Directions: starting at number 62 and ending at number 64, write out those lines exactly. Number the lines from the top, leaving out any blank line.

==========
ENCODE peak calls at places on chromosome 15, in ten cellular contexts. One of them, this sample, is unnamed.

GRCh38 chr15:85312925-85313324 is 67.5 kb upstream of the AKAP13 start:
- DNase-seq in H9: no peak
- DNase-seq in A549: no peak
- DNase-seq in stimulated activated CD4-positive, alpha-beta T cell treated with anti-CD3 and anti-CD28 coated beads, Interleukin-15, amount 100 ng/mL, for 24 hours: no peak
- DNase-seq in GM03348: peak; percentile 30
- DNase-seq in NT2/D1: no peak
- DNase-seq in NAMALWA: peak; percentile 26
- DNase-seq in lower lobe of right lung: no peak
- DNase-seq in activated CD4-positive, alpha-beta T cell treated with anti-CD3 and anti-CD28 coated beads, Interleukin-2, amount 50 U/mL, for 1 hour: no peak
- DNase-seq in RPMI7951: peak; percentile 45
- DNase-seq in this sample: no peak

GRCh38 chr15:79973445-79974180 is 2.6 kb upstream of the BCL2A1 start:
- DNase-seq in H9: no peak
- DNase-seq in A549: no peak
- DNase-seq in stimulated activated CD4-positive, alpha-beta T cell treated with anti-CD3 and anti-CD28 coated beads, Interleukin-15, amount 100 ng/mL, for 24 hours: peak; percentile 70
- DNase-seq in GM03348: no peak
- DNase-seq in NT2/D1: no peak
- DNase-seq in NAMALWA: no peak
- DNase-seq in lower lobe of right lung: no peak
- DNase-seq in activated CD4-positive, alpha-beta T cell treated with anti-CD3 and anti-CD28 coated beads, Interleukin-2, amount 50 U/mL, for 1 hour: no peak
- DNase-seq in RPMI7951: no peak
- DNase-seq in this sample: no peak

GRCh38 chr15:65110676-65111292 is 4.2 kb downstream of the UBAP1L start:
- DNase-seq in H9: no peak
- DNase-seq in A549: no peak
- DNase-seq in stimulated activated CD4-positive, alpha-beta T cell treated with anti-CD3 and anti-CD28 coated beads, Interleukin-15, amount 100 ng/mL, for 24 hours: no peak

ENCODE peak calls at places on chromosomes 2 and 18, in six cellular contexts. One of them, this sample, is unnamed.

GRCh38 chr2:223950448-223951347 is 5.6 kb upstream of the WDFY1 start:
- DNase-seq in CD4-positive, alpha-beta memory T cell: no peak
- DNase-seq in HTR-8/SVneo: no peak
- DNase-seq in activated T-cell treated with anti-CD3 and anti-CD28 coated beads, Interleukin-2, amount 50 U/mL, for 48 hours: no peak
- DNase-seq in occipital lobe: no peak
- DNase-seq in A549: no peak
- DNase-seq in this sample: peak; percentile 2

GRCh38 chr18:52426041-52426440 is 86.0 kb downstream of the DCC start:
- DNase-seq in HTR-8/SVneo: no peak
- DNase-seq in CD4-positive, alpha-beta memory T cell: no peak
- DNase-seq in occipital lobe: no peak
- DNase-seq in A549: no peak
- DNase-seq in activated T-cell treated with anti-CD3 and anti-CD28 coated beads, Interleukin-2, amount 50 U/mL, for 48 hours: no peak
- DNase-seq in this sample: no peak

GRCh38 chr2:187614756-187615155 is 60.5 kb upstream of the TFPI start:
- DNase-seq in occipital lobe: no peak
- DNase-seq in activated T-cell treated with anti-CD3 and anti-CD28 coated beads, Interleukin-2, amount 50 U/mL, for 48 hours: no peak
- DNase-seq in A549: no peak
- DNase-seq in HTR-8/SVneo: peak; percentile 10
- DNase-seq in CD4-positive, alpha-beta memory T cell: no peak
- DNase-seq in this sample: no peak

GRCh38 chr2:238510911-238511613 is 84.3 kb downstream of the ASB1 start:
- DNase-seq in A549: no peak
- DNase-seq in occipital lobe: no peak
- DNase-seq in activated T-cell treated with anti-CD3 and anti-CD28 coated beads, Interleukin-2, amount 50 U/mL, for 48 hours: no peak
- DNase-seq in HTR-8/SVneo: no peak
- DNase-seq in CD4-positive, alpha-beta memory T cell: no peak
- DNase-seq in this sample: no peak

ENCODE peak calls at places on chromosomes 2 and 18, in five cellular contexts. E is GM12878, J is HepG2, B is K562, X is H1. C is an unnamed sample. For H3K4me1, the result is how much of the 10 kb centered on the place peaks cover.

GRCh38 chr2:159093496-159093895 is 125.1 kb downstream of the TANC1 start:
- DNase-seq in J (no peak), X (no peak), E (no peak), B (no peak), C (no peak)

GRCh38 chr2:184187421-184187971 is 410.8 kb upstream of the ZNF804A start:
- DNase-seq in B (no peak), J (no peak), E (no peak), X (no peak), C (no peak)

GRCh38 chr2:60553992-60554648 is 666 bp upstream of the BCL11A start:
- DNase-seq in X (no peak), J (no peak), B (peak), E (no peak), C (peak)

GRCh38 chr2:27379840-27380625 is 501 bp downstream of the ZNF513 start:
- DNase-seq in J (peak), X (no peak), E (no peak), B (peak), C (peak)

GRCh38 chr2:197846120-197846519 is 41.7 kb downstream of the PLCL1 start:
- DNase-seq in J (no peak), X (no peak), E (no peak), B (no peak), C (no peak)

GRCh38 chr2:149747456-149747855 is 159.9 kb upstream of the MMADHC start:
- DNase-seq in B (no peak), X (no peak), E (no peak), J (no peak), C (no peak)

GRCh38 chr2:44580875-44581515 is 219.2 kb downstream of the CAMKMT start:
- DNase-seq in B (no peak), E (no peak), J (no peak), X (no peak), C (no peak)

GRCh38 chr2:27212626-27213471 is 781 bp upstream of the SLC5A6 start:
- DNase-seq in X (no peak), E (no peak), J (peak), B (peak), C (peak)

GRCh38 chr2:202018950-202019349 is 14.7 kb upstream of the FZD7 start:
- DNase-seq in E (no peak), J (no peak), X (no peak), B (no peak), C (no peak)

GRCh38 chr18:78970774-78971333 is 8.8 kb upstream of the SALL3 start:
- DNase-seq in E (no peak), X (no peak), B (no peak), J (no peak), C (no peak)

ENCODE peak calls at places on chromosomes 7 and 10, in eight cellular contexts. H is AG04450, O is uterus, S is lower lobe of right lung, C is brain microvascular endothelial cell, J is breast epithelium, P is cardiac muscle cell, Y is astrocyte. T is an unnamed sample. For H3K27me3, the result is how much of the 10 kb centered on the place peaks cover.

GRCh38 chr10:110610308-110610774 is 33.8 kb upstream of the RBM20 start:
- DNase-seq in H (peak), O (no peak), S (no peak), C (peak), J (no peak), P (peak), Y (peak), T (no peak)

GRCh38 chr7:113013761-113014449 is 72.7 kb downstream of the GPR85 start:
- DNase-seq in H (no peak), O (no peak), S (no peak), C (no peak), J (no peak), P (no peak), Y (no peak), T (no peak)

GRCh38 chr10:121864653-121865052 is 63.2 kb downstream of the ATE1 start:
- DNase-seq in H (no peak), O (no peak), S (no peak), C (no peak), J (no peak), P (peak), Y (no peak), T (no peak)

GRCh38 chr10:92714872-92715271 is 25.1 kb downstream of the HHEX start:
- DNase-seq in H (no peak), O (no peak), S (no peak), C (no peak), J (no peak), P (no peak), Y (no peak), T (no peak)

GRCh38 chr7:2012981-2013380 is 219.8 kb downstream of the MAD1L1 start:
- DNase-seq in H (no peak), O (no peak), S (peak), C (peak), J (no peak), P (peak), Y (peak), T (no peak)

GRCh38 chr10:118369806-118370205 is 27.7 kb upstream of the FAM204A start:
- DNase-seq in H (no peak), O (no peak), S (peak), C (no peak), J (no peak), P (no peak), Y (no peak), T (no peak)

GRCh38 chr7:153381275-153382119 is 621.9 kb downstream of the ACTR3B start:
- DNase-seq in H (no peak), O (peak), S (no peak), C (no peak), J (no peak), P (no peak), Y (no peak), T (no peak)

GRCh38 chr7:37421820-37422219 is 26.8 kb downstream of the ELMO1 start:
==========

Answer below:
GRCh38 chr2:60553992-60554648 is 666 bp upstream of the BCL11A start:
- DNase-seq in X (no peak), J (no peak), B (peak), E (no peak), C (peak)

GRCh38 chr2:27379840-27380625 is 501 bp downstream of the ZNF513 start: